Universal Credit requirements for parents to look for work

Parents with a youngest child aged 3, including lone parents, are expected to look for work if they want to claim Universal Credit.

Universal Credit Youth Obligation

From April 2017, 18-21 year olds who have been claiming Universal Credit for six months will have to either apply for training/ apprenticeships or attend a work placements, unless they are exempt (considered to be vulnerable). 

Universal Credit Housing Costs Element removed for young people

It was proposed in the summer budget 2015 that single unemployed claimants aged under 22 would not have a Housing Costs Element included in their Universal Credit from April 2017 unless an exception applies. See our Summer Budget 2015 page.

Universal Credit taper to be reduced from 65 per cent to 63 per cent

From April 2017 the taper rate that applies in Universal Credit will be reduced from 65 per cent to 63 per cent. This means that claimants will be able to keep 37p for every £1 earned in work above work allowances rather than 35p for every £1 earned. See our Autumn Statement 2016 page.

Autumn /End of 2017

Free Childcare Extended

Free childcare entitlement will be doubled from 15 hours to 30 hours a week for working parents of 3 and 4 year olds from September 2017.

Change in Hardship Payments for mentally ill and homeless

The government proposed that hardship payments (of 60% of the benefit amount) be automatically payable to jobseekers who are mentally ill or homeless when they are sanctioned. These claimants currently have to wait two weeks before they can apply for hardship payments when they've been sanctioned, and may be refused. The proposal means to add them to the group of vulnerable people who can apply for hardship payments immediately (such as claimants with children or long-term health problems). The date of this change is yet to be announced.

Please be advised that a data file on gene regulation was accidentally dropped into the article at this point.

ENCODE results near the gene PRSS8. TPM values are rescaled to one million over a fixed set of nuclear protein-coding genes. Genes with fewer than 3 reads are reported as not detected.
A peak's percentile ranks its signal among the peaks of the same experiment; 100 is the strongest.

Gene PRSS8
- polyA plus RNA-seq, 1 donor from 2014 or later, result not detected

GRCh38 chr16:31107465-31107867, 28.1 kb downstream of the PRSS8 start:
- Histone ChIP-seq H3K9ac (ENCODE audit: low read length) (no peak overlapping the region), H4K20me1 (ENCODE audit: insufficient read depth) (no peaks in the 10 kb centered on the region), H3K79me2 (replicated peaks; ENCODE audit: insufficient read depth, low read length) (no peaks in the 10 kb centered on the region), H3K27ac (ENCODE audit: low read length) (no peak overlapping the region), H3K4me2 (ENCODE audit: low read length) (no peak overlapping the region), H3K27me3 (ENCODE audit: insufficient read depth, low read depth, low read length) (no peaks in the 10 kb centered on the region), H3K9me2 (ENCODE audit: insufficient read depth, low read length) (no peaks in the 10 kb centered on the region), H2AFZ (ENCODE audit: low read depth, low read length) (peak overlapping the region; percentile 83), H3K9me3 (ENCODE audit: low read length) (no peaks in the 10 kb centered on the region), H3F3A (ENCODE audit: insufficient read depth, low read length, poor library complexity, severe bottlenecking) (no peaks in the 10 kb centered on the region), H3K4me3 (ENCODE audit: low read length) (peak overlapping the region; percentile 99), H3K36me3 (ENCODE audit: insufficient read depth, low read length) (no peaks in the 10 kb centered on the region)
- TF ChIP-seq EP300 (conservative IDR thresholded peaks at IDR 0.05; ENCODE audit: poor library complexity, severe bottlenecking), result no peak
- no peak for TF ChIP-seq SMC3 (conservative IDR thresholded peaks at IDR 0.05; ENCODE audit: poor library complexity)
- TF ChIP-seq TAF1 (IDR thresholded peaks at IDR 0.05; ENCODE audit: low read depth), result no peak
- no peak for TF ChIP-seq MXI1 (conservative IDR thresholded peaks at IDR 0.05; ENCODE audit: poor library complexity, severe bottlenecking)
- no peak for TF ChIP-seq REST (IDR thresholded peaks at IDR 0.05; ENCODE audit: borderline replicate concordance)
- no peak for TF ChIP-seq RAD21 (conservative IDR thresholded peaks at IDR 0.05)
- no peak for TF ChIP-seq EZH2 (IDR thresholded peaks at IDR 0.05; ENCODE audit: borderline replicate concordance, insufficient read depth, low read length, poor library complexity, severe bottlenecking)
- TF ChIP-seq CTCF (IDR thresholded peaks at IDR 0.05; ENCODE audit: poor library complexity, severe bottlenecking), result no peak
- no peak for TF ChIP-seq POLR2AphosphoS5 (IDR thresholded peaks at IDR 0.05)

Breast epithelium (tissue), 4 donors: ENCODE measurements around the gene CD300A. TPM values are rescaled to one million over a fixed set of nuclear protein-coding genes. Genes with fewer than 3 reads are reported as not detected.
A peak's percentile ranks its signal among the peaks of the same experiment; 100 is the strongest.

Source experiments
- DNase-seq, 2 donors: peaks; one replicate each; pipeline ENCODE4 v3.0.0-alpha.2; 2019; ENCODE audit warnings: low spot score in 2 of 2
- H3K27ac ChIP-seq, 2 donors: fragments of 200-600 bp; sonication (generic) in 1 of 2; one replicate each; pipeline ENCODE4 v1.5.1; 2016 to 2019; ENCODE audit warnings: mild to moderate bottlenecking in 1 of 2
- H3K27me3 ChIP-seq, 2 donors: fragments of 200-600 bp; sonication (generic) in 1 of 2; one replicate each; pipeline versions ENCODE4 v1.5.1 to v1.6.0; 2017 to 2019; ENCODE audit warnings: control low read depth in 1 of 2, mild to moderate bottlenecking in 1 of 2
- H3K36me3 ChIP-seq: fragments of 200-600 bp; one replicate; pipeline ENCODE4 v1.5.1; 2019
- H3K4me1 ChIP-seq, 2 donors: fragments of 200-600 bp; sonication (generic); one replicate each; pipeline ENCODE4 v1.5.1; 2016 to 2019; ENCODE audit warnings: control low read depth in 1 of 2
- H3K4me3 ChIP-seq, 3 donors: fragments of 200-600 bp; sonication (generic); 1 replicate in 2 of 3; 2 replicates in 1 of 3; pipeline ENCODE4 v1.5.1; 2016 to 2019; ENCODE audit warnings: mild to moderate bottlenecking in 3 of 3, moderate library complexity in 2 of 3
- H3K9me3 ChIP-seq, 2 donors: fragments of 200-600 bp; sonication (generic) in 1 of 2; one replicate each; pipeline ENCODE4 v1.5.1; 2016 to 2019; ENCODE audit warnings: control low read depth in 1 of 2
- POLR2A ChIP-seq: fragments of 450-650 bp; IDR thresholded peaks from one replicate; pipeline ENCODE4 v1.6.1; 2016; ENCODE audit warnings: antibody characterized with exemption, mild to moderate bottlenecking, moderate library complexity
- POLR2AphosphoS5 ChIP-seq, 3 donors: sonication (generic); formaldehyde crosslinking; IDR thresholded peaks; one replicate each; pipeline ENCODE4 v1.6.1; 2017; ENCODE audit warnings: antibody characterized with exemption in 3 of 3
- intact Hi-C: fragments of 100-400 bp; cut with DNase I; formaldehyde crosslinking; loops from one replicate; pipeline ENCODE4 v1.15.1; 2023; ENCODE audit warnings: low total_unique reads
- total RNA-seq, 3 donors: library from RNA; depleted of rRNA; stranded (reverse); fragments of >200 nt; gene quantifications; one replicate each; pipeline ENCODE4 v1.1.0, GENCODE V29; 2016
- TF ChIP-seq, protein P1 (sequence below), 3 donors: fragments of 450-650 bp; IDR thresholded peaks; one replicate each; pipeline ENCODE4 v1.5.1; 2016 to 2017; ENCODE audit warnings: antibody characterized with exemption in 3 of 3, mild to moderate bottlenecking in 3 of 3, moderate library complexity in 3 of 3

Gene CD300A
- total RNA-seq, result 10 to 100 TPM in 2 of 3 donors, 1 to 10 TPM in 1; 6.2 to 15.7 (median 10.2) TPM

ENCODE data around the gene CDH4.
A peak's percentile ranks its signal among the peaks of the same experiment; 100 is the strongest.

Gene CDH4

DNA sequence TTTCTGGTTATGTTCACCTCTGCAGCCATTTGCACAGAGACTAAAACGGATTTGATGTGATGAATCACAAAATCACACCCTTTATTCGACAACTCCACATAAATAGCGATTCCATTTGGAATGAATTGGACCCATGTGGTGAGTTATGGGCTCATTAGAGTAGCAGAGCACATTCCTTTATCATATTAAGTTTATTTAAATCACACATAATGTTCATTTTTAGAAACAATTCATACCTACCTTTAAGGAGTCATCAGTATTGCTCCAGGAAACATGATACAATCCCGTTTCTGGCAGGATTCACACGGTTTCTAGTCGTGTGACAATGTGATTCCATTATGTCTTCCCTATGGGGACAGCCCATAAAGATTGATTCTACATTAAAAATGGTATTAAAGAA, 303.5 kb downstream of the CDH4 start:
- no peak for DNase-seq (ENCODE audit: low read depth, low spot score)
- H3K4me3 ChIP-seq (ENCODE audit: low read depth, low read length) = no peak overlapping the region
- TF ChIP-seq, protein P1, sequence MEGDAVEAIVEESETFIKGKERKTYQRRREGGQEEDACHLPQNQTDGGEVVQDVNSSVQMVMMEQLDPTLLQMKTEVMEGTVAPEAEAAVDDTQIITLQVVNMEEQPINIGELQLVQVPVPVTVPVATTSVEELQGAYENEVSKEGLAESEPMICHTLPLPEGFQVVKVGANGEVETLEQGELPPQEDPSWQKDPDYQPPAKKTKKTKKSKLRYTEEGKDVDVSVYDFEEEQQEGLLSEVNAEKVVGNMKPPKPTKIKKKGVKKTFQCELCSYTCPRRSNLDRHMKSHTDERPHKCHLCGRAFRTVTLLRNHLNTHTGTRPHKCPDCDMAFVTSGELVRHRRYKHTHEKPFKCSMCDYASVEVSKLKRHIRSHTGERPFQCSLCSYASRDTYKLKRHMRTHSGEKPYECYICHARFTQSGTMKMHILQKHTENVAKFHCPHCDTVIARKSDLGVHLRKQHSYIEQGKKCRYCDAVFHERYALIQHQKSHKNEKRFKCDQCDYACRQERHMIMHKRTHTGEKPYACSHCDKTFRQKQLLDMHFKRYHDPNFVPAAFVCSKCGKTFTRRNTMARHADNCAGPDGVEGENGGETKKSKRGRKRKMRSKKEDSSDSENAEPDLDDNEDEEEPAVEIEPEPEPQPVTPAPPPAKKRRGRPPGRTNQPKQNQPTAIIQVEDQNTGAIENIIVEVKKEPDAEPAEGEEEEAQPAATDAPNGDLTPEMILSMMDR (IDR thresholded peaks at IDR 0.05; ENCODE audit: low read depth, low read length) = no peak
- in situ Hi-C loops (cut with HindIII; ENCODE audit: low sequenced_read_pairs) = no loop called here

3. Benefit Changes Timetable 2016

Please note that information about some of these changes may be limited at present and also subject to further change. Although some will happen quickly, others may be introduced gradually over several years.

If you are worried about how you may be affected you should discuss this with a benefits adviser. You can use our Find an Adviser tool to find one in your area.
 

Changes to benefits in 2016

Universal Credit (UC) - Roll out

Current plans will see new claims to existing benefits being replaced by UC during 2016. This will mean that all new benefit claimants across the country will claim Universal Credit instead of the benefits it replaces. Progress on these plans is still slow at present as not all areas are yet under the UC system.

Roll-out to the full UC digital service will also gradually take place which will allow new claims from all claimant types. The government expects this process to be completed in September 2018.